Four Democrat-led states are currently suing President Donald Trump over Executive Order 13780, temporarily restricting immigration from seven terror-prone nations, and that number of states will likely grow in the next few days. At least one of these legal challenges appears headed for the Supreme Court.

Many of the 20 lawsuits filed over Trump’s first executive order (EO) are being dismissed, but when EO 13780 revoked and replaced the first EO, several states decided instead to press forward, insisting that the new EO is still a “Muslim ban.”

Trump signed EO 13769 on Jan. 27. Washington State sued on Jan. 30, joined by Minnesota. Judge James Robart of the U.S. District Court for the Western District of Washington issued a rare temporary restraining order (TRO) on Feb. 3, blocking the EO.

There were several reasons that the federal trial court and the appeals court could have dismissed the lawsuit for lack of jurisdiction. Instead, on Feb. 9 the U.S. Court of Appeals for the Ninth Circuit affirmed the TRO.

Although longstanding constitutional principles should require the Washington State lawsuit to be dismissed because EO 13780 has provisions different from EO 13769, and thus any legal challenge should have to start over at the beginning, the plaintiffs have asked Judge Robart instead to regard the new EO as a continuation of the first EO and continue to block the policy.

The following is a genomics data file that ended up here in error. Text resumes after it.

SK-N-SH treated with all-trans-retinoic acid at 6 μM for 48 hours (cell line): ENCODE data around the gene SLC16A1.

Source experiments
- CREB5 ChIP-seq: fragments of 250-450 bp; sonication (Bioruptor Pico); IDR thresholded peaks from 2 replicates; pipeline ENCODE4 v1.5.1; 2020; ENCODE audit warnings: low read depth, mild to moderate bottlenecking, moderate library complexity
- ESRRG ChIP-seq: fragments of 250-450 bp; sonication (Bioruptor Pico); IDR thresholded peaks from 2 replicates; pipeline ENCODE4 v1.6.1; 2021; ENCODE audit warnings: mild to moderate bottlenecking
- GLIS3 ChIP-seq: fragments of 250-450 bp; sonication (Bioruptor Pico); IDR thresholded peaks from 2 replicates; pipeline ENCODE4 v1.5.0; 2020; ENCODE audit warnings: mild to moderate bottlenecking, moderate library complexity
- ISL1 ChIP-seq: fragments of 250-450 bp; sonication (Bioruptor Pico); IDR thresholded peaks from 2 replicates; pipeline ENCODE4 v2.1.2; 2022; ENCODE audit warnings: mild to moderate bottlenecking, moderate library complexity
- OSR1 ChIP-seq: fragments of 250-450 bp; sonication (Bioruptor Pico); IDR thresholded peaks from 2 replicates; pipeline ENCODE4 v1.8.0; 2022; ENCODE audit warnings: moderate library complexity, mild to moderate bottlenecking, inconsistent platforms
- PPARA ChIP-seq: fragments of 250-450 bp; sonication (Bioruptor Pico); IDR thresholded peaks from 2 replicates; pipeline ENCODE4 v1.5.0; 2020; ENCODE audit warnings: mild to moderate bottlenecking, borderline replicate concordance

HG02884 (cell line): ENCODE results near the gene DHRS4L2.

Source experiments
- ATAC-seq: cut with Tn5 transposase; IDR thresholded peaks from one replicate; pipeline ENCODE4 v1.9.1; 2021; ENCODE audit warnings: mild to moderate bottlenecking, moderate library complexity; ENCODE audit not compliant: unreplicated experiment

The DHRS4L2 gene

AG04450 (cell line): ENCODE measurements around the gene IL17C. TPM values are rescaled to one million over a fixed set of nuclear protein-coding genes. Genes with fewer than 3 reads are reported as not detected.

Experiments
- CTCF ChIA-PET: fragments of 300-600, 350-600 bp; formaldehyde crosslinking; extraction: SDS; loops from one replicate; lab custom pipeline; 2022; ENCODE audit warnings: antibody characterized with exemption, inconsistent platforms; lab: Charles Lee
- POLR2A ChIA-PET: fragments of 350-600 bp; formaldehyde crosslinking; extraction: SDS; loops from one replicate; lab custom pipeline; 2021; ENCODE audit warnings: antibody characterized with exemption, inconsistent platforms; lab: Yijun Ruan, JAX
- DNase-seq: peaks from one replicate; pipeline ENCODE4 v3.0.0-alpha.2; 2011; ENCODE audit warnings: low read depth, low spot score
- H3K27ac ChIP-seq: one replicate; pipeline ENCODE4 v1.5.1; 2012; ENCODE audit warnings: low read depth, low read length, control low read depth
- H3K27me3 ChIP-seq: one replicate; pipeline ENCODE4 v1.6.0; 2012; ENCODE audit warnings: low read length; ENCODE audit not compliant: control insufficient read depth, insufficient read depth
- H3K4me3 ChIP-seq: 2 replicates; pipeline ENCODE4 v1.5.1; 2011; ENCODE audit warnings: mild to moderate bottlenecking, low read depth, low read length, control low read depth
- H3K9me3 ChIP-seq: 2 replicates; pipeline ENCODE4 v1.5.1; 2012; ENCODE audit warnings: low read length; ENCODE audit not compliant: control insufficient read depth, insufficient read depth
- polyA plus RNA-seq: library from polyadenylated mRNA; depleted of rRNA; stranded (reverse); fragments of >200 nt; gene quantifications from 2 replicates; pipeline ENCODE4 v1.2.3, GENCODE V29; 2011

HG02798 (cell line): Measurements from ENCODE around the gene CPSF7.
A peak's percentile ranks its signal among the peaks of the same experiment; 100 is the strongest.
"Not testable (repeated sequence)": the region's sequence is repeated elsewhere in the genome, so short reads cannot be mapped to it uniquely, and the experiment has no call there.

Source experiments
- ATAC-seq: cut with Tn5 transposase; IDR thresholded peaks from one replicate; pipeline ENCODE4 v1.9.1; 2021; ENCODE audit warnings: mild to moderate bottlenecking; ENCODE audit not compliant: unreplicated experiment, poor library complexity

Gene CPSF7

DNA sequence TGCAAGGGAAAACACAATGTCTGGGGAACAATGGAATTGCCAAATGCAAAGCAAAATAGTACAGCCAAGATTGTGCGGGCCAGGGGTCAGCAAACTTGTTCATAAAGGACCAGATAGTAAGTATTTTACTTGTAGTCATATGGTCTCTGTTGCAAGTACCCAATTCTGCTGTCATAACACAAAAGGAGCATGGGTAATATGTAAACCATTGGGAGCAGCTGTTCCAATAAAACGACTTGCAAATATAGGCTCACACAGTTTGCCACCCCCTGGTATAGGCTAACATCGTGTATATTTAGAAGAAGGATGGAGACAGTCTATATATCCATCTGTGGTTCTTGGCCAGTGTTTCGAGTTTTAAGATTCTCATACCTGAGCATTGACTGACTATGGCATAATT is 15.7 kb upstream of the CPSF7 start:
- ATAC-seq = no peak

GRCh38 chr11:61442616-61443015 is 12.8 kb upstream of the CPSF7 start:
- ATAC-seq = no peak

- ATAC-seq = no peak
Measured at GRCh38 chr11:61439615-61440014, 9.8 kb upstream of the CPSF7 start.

On Mar. 9, Oregon was permitted to intervene as another plaintiff in Washington and Minnesota’s case. The attorney general of New York has announced that the Empire State would seek to intervene in that case as well.

The previous day, on Mar. 8, the State of Hawaii filed its own separate lawsuit challenging the order in the federal district court in the Aloha State. Hawaii is represented by former U.S. Deputy Solicitor General Neal Katyal and a team from his powerhouse law firm, Hogan Lovells.

Both of these cases will eventually end up before the same appeals court: the Ninth Circuit in San Francisco. It is possible from there that one or more of these cases could go to the Supreme Court, perhaps on an expedited schedule.

Washington v. Trump is No. 2:17cv141 in the Western District of Washington.

Hawaii v. Trump is No. 1:17cv50 in the District of Hawaii.